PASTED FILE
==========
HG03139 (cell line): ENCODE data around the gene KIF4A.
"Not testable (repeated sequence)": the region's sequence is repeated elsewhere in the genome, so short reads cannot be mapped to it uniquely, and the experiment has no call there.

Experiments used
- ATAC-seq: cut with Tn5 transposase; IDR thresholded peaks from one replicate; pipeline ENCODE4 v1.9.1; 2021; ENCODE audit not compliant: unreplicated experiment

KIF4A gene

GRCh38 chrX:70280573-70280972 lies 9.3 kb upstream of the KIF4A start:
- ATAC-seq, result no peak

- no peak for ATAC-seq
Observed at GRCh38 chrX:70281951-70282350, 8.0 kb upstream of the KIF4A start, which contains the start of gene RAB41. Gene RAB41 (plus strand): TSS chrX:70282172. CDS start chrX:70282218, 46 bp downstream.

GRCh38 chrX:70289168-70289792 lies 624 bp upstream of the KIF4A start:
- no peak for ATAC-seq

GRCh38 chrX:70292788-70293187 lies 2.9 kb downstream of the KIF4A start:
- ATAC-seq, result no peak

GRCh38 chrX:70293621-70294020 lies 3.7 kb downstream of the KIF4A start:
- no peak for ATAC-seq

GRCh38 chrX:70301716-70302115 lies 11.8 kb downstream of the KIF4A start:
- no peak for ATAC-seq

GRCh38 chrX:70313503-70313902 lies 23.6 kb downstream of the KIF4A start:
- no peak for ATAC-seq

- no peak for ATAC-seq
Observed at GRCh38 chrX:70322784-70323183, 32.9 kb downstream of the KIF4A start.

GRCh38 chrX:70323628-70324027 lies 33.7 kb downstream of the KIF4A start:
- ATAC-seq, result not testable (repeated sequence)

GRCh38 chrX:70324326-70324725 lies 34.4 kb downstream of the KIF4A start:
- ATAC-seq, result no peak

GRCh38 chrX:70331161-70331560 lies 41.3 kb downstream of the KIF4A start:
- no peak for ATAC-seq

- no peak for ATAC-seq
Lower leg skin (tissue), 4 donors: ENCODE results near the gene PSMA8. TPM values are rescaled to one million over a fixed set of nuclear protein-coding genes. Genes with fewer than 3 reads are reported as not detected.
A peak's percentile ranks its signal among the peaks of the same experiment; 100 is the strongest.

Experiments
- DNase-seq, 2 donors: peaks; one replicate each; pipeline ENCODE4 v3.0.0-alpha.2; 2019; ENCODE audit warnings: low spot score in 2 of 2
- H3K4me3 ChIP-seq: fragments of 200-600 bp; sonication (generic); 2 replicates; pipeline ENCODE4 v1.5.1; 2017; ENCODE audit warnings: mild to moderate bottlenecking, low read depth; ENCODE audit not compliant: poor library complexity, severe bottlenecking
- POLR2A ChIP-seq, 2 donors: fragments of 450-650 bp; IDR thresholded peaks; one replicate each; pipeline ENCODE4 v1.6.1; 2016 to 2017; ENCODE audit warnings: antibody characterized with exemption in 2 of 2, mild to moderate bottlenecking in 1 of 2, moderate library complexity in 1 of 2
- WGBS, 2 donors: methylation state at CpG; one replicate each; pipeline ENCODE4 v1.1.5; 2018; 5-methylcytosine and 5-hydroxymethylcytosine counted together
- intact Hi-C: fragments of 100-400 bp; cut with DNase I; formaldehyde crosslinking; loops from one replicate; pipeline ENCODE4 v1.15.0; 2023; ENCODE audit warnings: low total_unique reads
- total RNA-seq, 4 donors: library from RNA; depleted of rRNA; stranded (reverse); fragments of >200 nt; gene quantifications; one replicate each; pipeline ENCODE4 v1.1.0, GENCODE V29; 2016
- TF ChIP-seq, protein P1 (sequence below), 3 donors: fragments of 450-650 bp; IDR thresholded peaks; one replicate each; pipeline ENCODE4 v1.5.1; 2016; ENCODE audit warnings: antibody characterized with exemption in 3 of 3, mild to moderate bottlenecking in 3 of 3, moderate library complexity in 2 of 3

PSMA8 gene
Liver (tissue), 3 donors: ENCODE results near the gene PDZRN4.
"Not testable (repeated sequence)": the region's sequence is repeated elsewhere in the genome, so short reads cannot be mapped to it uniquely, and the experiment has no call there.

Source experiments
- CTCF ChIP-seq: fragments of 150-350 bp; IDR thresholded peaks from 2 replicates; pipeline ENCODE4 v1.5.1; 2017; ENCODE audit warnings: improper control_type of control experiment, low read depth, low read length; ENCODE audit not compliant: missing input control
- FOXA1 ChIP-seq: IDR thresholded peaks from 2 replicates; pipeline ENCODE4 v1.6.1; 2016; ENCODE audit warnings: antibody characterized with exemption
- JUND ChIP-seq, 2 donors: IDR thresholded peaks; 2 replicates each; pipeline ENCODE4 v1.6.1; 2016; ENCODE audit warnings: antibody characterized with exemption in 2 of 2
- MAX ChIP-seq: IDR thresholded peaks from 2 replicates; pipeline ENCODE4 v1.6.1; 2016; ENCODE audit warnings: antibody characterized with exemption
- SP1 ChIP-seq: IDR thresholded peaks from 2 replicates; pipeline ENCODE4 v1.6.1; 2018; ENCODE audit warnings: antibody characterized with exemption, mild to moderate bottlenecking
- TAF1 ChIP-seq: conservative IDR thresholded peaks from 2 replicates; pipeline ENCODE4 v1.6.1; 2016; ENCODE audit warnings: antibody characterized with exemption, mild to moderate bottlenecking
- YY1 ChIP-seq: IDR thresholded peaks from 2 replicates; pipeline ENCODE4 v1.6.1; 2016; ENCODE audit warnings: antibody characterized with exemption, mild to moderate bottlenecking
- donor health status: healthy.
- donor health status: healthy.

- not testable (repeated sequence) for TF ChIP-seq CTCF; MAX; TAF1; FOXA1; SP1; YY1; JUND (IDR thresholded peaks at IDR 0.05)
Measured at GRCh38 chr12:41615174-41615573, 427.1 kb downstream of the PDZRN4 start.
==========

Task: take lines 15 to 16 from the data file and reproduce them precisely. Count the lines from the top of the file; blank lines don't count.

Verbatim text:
- no peak for ATAC-seq

GRCh38 chrX:70301716-70302115 lies 11.8 kb downstream of the KIF4A start: